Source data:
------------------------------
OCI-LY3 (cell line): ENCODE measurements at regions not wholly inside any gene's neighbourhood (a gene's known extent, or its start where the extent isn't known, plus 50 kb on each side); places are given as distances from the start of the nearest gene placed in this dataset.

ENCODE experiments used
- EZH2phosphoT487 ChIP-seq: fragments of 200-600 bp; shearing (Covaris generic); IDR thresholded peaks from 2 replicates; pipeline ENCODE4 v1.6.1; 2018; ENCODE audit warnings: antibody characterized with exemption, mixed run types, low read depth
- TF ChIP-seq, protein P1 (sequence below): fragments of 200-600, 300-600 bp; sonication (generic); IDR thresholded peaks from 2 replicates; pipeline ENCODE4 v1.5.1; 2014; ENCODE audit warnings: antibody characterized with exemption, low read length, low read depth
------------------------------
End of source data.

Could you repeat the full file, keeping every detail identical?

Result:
OCI-LY3 (cell line): ENCODE measurements at regions not wholly inside any gene's neighbourhood (a gene's known extent, or its start where the extent isn't known, plus 50 kb on each side); places are given as distances from the start of the nearest gene placed in this dataset.

ENCODE experiments used
- EZH2phosphoT487 ChIP-seq: fragments of 200-600 bp; shearing (Covaris generic); IDR thresholded peaks from 2 replicates; pipeline ENCODE4 v1.6.1; 2018; ENCODE audit warnings: antibody characterized with exemption, mixed run types, low read depth
- TF ChIP-seq, protein P1 (sequence below): fragments of 200-600, 300-600 bp; sonication (generic); IDR thresholded peaks from 2 replicates; pipeline ENCODE4 v1.5.1; 2014; ENCODE audit warnings: antibody characterized with exemption, low read length, low read depth